LACK FINE POSE, 2019

Single-channel video, 12:49,  digital transfer from B/W 16mm film and online found footage.
Polyurethane “positives” from IKEA LACK series furniture, white LED’s. Variable number and dimensions.  Narration by text-to-speech AI-voice.











                          







Exhibition text
Close your right eye, can you spell for me… the fifth from the bottom word? ‘L-A-C-K’
Close your left eye, can you spell for me… the fourth from the bottom word? ‘F-I-N-E’
Close both eyes, can you spell for me what you see?




LACK FINE POSE, 12:49 (low resolution)



Part of group exhibition, Sickle & Code.

Participating artists: Maria Andreou, Raissa Angeli, Adonis Archontides, Helene Black & Yiannis Colakides, Zach Blas, Jenny Dunn, Nihaal Faizal, Veronika Georgiou, Olga Micińska, Bahar Noorizadeh, Angelo Plessas, Tabita Rezaire, Elena Savvidou, Emiddio Vasquez

Description

Responding to the space - a museum of a “traditional Cypriot” household - and the exhibition’s theme on an intersection between Cypriot tradition and technology best captured by its title, Sickle and Code, LACK FINE POSE is about images, vision, “chair-fetishim” and the commodification of the familial.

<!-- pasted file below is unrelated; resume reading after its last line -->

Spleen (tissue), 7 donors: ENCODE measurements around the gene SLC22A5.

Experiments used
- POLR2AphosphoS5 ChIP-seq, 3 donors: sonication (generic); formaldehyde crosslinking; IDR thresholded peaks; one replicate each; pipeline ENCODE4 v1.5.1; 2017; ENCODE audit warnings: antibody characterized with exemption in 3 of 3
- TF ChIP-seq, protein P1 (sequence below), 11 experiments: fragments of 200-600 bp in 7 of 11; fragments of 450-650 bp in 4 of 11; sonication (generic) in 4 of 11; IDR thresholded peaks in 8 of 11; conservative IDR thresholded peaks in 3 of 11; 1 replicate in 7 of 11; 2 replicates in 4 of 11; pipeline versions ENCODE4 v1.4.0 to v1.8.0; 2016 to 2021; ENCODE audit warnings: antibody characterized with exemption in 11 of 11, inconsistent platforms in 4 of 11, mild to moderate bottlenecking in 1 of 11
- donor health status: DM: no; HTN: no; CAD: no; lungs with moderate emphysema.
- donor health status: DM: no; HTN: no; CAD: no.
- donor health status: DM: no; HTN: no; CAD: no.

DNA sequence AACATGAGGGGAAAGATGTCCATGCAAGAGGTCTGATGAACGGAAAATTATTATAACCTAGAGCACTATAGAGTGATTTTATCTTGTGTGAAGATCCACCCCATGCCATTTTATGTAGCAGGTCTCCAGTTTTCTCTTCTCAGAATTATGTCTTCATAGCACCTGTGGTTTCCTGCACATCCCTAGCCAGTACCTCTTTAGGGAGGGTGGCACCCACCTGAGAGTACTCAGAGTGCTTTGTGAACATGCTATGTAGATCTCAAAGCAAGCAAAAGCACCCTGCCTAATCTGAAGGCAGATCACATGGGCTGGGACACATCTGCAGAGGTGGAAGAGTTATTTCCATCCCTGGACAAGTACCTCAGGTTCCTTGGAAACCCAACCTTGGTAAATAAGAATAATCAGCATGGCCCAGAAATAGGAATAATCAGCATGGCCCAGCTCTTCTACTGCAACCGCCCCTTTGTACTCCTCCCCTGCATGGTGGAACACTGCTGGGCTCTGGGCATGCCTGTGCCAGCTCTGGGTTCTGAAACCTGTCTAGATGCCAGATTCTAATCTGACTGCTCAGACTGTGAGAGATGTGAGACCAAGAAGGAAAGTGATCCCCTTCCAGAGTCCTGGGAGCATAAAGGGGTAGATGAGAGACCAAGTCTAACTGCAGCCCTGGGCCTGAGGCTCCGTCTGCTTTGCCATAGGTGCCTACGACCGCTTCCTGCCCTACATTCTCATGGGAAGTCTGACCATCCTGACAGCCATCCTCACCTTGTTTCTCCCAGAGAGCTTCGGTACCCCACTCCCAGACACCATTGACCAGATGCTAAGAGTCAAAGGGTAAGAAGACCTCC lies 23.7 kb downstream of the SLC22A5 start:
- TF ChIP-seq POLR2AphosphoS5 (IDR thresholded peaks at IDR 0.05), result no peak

Like a bad search algorithm the film draws references and paradoxes informed from the early history of computer vision and tests them against disparate sources: Clyde Beatty’s circus taming techniques using chairs, Donald Judd’s late furniture work, IKEA’s LACK series furniture, universalizing tendencies in design and the contested political space that the IKEA showroom represents in Cyprus.

The sound for the video uses similar techniques found in early computer vision training experiments (Hubel and Wiesel cat experiments in particular) whereby sections of the screen scans for activity. 

Barely standing, the polyurethane pieces taken as “positives” from molds in IKEA’s LACK series lack both function and form but nonetheless altogether make up an image of a living room. 

The title of the installation borrows from a technique used in computer vision used to “recognize” specific objects (in this case IKEA funrniture) from 2 dimensional photos in order to reconstruct to 3D meshes.
http://people.csail.mit.edu/torralba/publications/ikea_iccv2013.pdf